Source: Ebook checked out from my public library
Challenges: Counts for Read Harder 2018 (Task #23: A book with a female protagonist over the age of 60)

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Ten Books I’m Looking Forward to in June

Ten of the books on my TBR coming out in June (I seem to have skipped May. This month has been weird, y’all.) that I’m especially looking forward to:

President Bill Clinton and bestselling novelist James Patterson have written a spellbinding thriller, The President is Missing.

The President Is Missing
Bill Clinton and James Patterson
(June 4)

Do I really need to know more than that? No, not really.

 

Let the Whole Thundering World Come Home begins at the grave of Katagiri Roshi, Natalie’s Zen teacher, in Japan. Twenty years after Katagiri’s death and Natalie’s return to New Mexico, she is permanently settled in Santa Fe with her partner, Yukwan. Except that, as Buddhism teaches us, nothing is permanent.

Let the Whole Thundering World Come Home: A Memoir
Natalie Goldberg
(June 5)

Natalie Goldberg is one of my favorite writers-on-writing.

 

In 1587, 115 men, women, and children arrived on Roanoke, an island off the coast of North Carolina. Chartered by Queen Elizabeth I, their colony was to establish a foothold for England in the New World. But by the time the colony’s leader, John White, returned to Roanoke from a resupply mission in England, his settlers were nowhere to be found. They had vanished into the wilderness, leaving behind only a single clue–the word “Croatoan” carved into a tree.

The Secret Token: Myth, Obsession, and the Search for the Lost Colony of Roanoke
Andrew Lawler
(June 5)

At first glance, I thought this was going to be a novel about Roanoke. But it is not. It is a non-fiction look at what might have happened, how archaeologists are trying to figure it out, and the way the Lost Colony has entered the popular consciousness.

 

Nora Tucker is looking forward to summer vacation in Wolf Creek–two months of swimming, popsicles, and brushing up on her journalism skills for the school paper. But when two inmates break out of the town’s maximum security prison, everything changes.

Breakout
by Kate Messner
(June 5)

I’m always up for a new Kate Messner book.

 

Tea and books: the perfect pairing. There’s nothing quite like sitting down to a good book on a lovely afternoon with a steaming cup of tea beside you, as you fall down the rabbit hole into the imaginative worlds of Alice in Wonderland, The Hobbit, and Sherlock Holmes . . .

A Literary Afternoon Tea: 55 Recipes for Savory Nibbles, Bite-Sized Sweets, and Custom Teas for Book Lovers
Alison Walsh
(June 5)

I prefer the title on the cover image, so I hope that’s the one they’re going with. I’m not sure “want to read” is quite right, since it’s a cookbook. But I’m definitely looking forward to paging through this one. Books! Tea!

 

When Katie Met Cassidy is a romantic comedy that explores how, as a culture, while we may have come a long way in terms of gender equality, a woman’s capacity for an entitlement to sexual pleasure still remain entirely taboo. This novel tackles the question: Why, when it comes to female sexuality, are so few women figuring out what they want and then going out and doing it?

When Katie Met Cassidy
Camille Perri
(June 19)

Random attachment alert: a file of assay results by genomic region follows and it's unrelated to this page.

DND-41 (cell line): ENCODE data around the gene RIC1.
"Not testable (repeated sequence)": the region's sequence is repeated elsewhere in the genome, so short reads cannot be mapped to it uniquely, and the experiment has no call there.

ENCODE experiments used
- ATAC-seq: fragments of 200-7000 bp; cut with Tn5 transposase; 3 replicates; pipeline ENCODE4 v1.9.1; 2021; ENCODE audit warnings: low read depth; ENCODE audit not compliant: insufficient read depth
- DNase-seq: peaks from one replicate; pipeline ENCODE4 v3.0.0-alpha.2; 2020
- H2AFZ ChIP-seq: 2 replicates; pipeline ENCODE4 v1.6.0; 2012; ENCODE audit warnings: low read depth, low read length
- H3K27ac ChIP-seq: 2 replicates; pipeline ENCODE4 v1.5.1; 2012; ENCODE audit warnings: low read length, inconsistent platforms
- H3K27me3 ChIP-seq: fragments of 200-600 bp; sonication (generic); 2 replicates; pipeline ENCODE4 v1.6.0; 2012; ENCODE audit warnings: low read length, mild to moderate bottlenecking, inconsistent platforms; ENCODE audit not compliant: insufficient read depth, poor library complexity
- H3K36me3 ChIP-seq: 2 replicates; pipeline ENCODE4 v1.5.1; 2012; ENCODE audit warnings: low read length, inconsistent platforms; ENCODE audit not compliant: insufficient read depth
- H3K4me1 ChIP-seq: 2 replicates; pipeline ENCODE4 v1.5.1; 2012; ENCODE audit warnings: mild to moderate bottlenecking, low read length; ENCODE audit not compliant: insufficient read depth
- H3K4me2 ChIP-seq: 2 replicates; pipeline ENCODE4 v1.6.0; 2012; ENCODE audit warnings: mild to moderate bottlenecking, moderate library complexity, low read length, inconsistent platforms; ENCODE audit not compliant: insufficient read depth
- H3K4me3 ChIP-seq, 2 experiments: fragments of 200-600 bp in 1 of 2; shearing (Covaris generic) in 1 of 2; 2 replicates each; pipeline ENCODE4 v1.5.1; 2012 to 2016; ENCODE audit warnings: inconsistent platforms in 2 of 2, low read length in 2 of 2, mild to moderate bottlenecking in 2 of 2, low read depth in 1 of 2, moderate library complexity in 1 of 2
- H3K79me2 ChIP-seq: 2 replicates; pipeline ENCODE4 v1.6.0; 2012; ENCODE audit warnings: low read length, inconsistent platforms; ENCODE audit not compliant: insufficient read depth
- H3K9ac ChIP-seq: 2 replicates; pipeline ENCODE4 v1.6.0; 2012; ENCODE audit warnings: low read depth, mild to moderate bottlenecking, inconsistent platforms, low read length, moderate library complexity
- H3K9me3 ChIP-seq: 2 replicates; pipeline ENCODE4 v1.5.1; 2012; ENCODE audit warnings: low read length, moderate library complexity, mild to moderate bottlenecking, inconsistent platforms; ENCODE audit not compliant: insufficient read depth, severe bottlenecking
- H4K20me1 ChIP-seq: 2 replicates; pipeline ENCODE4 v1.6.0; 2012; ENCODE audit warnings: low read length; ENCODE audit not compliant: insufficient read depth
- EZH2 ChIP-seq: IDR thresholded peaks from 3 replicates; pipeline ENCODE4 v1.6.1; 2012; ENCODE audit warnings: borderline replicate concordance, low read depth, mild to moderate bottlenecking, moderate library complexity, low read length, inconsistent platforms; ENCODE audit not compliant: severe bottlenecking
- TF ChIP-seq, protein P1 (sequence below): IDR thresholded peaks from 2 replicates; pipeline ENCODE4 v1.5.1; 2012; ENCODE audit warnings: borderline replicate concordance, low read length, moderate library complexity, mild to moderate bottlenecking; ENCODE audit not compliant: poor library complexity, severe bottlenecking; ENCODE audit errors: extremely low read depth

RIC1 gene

That actually sounds rather serious, but I’ve seen this book characterized as “a rom-com with two women”, which I am totally here for.

 

[…]But a few days later Kate receives a call from the police–Cordelia has been found dead on the mansion property, and Kate is all-but certain that her name is high on the suspect list. She finds herself juggling the murder investigation and her growing fascination with the magnificent old house that turns out to be full of long-hidden mysteries itself. Kate knows she must clear her name and save her town–before she ends up behind bars.

Murder at the Mansion (Victorian Village Mysteries #1)
Sheila Connolly
(June 26)

New cozy mystery series! (The name Kat(i)e certainly seems to be popular in fiction these days.)

 

For all the scores of biographies of Arthur Conan Doyle, creator of the most famous detective in the world, there is no recent book that tells this remarkable story–in which Conan Doyle becomes a real-life detective on an actual murder case. In Conan Doyle for the Defense, Margalit Fox takes us step by step inside Conan Doyle’s investigative process and illuminates a murder mystery that is also a morality play for our time–a story of ethnic, religious, and anti-immigrant bias.

Conan Doyle for the Defense: The True Story of a Sensational British Murder, a Quest for Justice, and the World’s Most Famous Detective Writer
Margalit Fox
(June 26)

I read and liked Julian Barnes’ Arthur & George, and I’m really looking forward to a non-fiction account of a different case in which Sir Arthur took on the detective role. If I hadn’t already zipped through The Feather Thief, this probably would’ve been by Read Harder Challenge book for the True Crime Task.

 

In this exciting historical mystery debut set in Victorian England, a wealthy young widow encounters the pleasures—and scandalous pitfalls—of a London social season . . .

A Lady’s Guide to Etiquette and Murder (A Countess of Harleigh Mystery #1)
Dianne Freeman
(June 26)

Victorian-set historical mystery. Debut in a new series. Yes, please.

 

Maggie Hoskie is a Dinétah monster hunter, a supernaturally gifted killer. When a small town needs help finding a missing girl, Maggie is their last—and best—hope. But what Maggie uncovers about the monster is much larger and more terrifying than anything she could imagine.

Trail of Lightning (The Sixth World #1)
Rebecca Roanhorse
(June 26)

Post-climate-apocalypse fiction set in the southwest, featuring a Native woman who clearly is ready to kick butt and take names. Look at that cover. I’ve already placed my library hold.

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Down the TBR Hole #9